Clustering highdimensional data has been a major challenge due to the inherent sparsity of the points. Most existing clustering algorithms become substantially inefficient if the required similarity measure is computed between data points in the fulldimensional space. In this paper, we have presented a robust multi objective subspace clustering (MOSCL) algorithm for the challenging problem of highdimensional clustering. The first phase of MOSCL performs subspace relevance analysis by detecting dense and sparse regions with their locations in data set. After detection of dense regions it eliminates outliers. MOSCL discovers subspaces in dense regions of data set and produces subspace clusters. In thorough experiments on synthetic and realworld data sets, we demonstrate that MOSCL for subspace clustering is superior to PROCLUS clustering algorithm. Additionally we investigate the effects of first phase for detecting dense regions on the results of subspace clustering. Our results indicate that removing outliers improves the accuracy of subspace clustering. The clustering results are validated by clustering error (CE) distance on various data sets. MOSCL can discover the clusters in all subspaces with high quality, and the efficiency of MOSCL outperforms PROCLUS.
Clustering problem concerns the discovery of homogeneous groups of data according to a certain similarity measure. The task of clustering has been studied in statistics [
This statement formalizes that, with growing dimensionalities
An example of subspace clusters.
Densities also suffer from the curse of dimensionality. In [
These observations motivate our effort to propose a novel subspace clustering algorithm called multiobjective subspace cLustering (MOSCL) that efficiently clusters high dimensional numerical data sets. The first phase of MOSCL performs subspace relevance analysis by detecting dense and sparse regions and their locations in data set. After detection of dense regions it eliminates outliers. The discussion details key aspects of the proposed MOSCL algorithm including representation scheme, maximization fitness functions, and novel genetic operators. In thorough experiments on synthetic and real world data sets, we demonstrate that MOSCL for subspace clustering is superior to method such as PROCLUS [
The remainder of this paper is structured as follows. In Section
The subspace algorithms can be divided in to two categories: partitionbased subspace clustering algorithms and gridbased subspace algorithms. Partitionbased algorithms partition the set of objects into mutually exclusive groups. Each group along with the subset of dimensions shows the greatest similarity known as a subspace cluster. Similar to the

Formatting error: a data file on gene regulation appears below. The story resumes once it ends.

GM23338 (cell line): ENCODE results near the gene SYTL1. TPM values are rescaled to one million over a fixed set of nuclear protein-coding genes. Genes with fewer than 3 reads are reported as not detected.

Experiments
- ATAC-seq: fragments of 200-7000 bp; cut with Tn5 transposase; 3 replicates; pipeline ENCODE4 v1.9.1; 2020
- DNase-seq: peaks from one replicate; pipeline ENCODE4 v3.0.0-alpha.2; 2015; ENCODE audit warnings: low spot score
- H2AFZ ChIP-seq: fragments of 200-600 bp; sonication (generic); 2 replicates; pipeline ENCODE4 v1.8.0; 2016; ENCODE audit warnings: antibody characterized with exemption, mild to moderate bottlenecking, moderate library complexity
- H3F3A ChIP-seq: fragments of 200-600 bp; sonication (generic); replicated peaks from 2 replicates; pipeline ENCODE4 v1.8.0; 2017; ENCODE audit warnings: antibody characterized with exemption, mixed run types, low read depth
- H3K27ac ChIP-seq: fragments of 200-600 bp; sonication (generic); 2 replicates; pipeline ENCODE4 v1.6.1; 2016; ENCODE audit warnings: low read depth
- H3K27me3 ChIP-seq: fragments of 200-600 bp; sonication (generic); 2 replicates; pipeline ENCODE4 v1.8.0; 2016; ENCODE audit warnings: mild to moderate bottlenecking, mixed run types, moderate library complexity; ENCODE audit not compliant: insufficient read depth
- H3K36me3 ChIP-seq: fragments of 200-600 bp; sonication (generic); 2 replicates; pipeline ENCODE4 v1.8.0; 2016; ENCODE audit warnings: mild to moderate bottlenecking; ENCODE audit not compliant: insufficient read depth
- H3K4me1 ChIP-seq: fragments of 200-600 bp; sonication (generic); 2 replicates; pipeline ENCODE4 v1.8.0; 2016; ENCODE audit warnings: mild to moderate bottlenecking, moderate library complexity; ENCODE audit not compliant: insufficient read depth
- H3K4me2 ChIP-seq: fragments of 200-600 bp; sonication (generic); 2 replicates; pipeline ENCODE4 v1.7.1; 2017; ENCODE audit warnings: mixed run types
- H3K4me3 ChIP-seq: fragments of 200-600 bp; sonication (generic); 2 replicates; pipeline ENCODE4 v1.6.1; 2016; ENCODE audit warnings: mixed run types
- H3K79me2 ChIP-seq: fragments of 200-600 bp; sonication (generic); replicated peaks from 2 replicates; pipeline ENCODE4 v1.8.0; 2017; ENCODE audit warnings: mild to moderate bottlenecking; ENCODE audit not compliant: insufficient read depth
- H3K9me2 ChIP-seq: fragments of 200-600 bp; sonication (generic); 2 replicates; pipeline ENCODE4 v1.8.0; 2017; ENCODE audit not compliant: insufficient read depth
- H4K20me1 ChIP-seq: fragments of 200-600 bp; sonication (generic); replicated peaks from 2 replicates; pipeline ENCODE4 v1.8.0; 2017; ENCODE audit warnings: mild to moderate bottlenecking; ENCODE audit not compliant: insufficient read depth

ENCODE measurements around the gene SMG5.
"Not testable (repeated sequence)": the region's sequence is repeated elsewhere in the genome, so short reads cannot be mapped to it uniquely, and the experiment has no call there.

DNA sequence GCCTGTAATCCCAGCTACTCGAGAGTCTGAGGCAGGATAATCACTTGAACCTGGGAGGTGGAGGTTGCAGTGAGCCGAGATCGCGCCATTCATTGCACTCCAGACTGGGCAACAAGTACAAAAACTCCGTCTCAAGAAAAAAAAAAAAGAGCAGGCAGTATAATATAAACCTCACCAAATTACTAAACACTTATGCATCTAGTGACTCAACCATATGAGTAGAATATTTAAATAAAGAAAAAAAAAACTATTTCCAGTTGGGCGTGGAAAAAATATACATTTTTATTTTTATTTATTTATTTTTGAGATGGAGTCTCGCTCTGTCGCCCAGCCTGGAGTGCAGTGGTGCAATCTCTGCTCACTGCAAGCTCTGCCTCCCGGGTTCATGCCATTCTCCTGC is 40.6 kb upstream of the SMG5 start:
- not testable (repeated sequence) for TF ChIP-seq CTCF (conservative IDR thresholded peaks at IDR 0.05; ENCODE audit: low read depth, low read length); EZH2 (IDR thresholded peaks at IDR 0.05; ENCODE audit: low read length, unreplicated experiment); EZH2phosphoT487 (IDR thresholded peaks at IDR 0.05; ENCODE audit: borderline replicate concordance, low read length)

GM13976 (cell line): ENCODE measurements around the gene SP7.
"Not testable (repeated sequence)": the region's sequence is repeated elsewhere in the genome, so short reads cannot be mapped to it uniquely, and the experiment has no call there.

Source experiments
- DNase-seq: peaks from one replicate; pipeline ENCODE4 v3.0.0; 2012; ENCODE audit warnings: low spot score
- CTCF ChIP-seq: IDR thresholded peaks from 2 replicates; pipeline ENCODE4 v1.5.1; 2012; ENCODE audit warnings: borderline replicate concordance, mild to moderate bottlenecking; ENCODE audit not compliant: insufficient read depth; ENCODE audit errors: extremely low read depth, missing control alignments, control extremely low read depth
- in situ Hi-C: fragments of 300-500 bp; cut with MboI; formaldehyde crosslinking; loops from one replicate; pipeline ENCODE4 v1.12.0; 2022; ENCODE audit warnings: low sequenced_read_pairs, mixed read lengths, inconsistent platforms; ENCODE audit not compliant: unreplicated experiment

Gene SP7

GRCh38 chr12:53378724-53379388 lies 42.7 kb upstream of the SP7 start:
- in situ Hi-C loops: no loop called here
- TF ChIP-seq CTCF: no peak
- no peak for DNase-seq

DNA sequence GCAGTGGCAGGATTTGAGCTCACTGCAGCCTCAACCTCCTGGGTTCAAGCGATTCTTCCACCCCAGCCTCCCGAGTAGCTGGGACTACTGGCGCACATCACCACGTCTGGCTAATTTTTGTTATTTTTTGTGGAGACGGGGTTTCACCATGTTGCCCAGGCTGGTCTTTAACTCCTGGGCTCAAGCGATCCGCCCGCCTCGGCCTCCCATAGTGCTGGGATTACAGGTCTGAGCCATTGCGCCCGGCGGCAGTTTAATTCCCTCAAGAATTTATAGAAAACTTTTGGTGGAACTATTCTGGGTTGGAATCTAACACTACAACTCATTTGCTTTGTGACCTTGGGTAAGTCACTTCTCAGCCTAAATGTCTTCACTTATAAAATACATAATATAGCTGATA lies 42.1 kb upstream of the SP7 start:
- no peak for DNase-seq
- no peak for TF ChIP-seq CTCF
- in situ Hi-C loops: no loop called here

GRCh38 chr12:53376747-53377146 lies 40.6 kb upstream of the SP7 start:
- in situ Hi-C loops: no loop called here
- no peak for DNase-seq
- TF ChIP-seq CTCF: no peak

Grid based subspace clustering algorithms consider the data matrix as a highdimensional grid and the clustering process as a search for dense regions in the grid. ENCLUS (entropy based clustering) [
A genetic algorithm, a particular class of evolutionary algorithms, has been recognized to be well suited to multiobjective optimization problems. In our work, we employ multiobjective subspace clustering (MOSCL) algorithm for clustering data sets based on subspace approach. In this section, we discuss important concepts of preprocessing phase and design concepts of MOSCL.
The goal of preprocessing step is to identify all dimensions in a data set which exhibit some cluster structure by discovering dense regions and their location in each dimension [
Let us first give some definitions. Let
A large value of
Binary weight matrix
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Obviously, the parameter
Binary weight matrix
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This makes the distance measure more effective because the computation of distance is restricted to subsets where the data point values are dense. Formally, the distance between a point
In this subsection, we will dwell on the important design issues of MOSCL, including individual representation, fitness function, selection operator, search operator, and elitism. The basic steps of MOSCL are presented in Procedure
Begin
Apply preprocessing phase on data set
While (the termination criterion is not satisfied)
for
Randomly select chromosomes from the population
Call subspace_update ( )
end for
end while
Select the best solution from population
End
Procedure subspace_update ( )
Compute the membership matrix
for
for
if dist(
end if
end for
Compute the cluster center:
Compute cluster weights
membership matrix
until convergence
For any genetic algorithm, a chromosome representation is needed to describe each individual in the population of interest [
In the singleobjective optimization problem, the objective function and fitness function are often identical and are usually used exchangeably [
Let
The selection operator supports the choice of the individuals from a population that will be allowed to mate in order to create a new generation of individuals. Genetic algorithm methods attempt to develop fitness methods and elitism rules that find a set of optimal values quickly and reliably [
begin
for
selected from
return
end
Crossover is the feature of genetic algorithms that distinguishes it from other optimization techniques. As with other optimization techniques genetic algorithms must calculate a fitness value, select individuals for permutation, and use mutation to prevent convergence on local maxima. But, only genetic algorithms use crossover to take some attributes from one parent and other attributes from a second parent. We used the uniform crossover [